Sunday, January 14, 2007

Soup, Please

I got the chance to meet Delfeayo Marsalis the other night, where he and my buddy Mario got into a heated but friendly discussion about pro football (Marsalis is from New Orleans, and they'll be crowing mightily Monday if the Saints beat the Bears). I always thought that if I had the chance to meet a member of the Marsalis family, the eventual argument would center on jazz. The family is known for their largely conservative views regarding the genre. In particular, Wynton, the trumpeter and Marsalis family's most recognizable member, is known for his successful attempts to institutionalize and elevate jazz to the level of classical music, as the driving force behind Jazz at Lincoln Center. In doing so, Wynton's crossed swords with notables in the free and avant garde jazz communities for ignoring sub genres like fusion, electric, and smooth jazz as insignificant to the music's canon, and the stylistic mashing of jazz with hip-hop and R&B. He's even found himself debating his own brother Branford's work with Sting, leading the early version of Jay Leno's Tonight Show band, and the under-appreciated Buckshot LeFonque, as not being true to the spirit of jazz.

Years ago, when I subscribed to the Atlantic Monthly, writer David Hadju wrote a profile of Wynton Marsalis as he approached his fortieth birthday. As someone with a background covering jazz music, I found it to be an interesting piece. Wynton's success at Lincoln Center served to solidify his views, yet he also found himself at a musical crossroads of his own. Marsalis became a casualty of the consolidation of major record labels, the seemingly open checkbook he had at Columbia/Sony Music wa
s taken away, and he was dropped from Columbia. Shortly after the Atlantic piece ran, Wynton found himself at Blue Note, more known these days for their stable of singers (Cassandra Wilson, Norah Jones, and Amos Lee stand out). Even though Blue Note is a subsidiary of Capitol/EMI, it still doesn't reach the deep pockets that Wynton had at Columbia in his peak. He's certainly not hurting; a salary from Lincoln Center in excess of $800,000 can smooth some fairly rumpled feathers. But the way his views were regarded as almost law has lessened. I wonder what he would have thought of Delfeayo's concert last week, with it elements of hard funk and hip-hop rhythms providing a tight groove for his muted trombone runs.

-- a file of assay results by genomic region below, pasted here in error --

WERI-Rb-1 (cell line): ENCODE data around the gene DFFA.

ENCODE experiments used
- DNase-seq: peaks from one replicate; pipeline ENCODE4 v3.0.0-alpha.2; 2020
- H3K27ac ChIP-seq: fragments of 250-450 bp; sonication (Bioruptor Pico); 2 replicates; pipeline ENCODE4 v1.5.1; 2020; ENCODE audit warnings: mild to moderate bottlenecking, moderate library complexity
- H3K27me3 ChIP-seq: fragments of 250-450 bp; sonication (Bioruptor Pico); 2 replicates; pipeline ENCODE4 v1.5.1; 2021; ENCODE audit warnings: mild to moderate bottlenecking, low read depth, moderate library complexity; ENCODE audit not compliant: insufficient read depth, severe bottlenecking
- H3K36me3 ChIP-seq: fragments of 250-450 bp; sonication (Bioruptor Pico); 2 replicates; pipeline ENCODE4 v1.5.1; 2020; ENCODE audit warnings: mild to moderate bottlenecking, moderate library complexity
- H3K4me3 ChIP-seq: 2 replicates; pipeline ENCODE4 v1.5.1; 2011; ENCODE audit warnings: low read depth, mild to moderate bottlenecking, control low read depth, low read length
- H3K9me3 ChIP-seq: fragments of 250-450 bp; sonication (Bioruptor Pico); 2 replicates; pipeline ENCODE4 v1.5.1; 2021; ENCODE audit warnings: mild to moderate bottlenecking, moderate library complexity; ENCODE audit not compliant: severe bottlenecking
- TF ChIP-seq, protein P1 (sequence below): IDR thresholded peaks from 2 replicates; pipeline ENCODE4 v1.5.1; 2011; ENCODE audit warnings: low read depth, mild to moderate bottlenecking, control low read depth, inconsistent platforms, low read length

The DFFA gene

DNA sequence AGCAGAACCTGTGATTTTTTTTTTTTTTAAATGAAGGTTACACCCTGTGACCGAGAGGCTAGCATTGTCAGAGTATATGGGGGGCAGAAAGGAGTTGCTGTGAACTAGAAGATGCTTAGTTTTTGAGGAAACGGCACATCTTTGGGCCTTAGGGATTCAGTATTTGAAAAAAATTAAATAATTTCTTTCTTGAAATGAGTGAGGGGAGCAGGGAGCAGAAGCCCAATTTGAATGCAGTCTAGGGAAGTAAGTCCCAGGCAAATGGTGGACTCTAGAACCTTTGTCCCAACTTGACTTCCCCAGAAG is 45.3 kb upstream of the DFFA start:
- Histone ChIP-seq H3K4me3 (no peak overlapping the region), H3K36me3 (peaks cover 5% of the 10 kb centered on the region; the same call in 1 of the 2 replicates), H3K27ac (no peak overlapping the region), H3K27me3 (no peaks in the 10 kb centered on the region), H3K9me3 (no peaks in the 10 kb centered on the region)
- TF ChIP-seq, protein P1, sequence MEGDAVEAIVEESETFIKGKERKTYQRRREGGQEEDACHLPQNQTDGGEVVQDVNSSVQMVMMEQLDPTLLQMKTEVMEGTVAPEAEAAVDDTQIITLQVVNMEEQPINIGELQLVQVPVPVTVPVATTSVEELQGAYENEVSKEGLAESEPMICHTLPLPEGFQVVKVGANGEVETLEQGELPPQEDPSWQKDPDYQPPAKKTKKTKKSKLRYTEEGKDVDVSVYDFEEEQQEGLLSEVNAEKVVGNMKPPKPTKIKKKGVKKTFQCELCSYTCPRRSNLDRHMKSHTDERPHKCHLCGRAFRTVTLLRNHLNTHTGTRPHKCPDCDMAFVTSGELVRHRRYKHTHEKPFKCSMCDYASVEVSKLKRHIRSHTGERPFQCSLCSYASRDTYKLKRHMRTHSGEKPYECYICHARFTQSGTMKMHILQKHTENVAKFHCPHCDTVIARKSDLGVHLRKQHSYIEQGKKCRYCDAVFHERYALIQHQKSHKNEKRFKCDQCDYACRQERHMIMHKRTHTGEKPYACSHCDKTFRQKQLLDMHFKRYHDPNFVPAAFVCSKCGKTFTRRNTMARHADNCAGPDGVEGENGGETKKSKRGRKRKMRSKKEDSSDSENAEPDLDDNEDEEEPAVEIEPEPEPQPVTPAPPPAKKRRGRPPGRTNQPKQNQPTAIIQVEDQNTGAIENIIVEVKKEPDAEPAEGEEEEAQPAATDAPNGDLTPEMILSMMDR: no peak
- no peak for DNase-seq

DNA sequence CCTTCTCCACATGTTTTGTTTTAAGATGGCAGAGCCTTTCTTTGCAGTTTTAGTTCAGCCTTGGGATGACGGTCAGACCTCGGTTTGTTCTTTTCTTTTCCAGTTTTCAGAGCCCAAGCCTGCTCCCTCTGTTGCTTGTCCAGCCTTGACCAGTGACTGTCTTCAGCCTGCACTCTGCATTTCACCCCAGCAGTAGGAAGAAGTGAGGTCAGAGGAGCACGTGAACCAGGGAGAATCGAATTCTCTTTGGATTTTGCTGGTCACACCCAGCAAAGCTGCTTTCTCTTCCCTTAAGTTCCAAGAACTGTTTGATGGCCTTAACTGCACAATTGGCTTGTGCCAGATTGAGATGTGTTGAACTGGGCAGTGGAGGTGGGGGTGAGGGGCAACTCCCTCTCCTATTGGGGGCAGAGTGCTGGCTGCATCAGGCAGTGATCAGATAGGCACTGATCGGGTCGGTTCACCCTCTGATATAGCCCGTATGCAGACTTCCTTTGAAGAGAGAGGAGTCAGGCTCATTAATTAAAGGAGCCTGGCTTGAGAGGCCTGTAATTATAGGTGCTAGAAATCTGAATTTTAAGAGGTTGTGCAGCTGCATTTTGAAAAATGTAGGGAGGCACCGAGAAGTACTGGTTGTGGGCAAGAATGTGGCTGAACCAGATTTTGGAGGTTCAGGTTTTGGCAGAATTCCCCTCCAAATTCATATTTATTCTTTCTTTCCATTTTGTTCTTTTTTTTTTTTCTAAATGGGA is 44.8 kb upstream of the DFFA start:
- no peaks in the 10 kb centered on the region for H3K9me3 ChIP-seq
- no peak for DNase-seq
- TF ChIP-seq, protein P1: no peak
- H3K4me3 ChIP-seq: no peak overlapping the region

I'm guessing that the wisdom of age would have stilled his tongue publicly, but Wynton would have given Delfeayo an earful in private that would have made the discussion of Bears-Saints seem like tea time chit-chat. It's hard; twenty years ago I saw Wynton's septet play the Chicago Jazz Festival from six rows back in the bandshell. I was enchanted by his cosmopolitan sensibility and passion and respect for the history of the music. HIstory, however, only takes you so far. Eventually, you have to chart your own course. Looking at Wynton Marsalis' discography, I can't help but feel that he's just a highly funded musicologist, more than a musician.

Nothing screams "fish in a barrel" like picking out mullets on a blues club tour, so one can guess how I spent most of Saturday night. There were some righteous ones that made me regret not having my camera on me, from short, professional hockey player fros, to the "early Jerry Seinfeld" period, some classic "Tatanka's" in the mix, and one classic salt-and-pepper job that ran down to a guitar player's lumbar region. One of the singers, Super Percy, kept referring to himself in the third person. He said "Super Percy" so much, it reminded me of the punchline to the "superpussy" joke about a stripper propositioning customers at a gentlemen's club. Hence, the title of today's post.

Other unintentional comedy: go see "Dreamgirls" at Ford City. Sue did, and picked a seat behind three teenage girls drinking rum-and-cokes who knew the words to every song, but still couldn't stop
screaming, "Oh, HELL, NO!" at the screen when Curtis dumps Effie for Deena. The movie is also Eddie Murphy's best moment on film since "Raw". That's nice to know, I still think he has one hell of a comedy concert in him, waiting to come out at the right moment.

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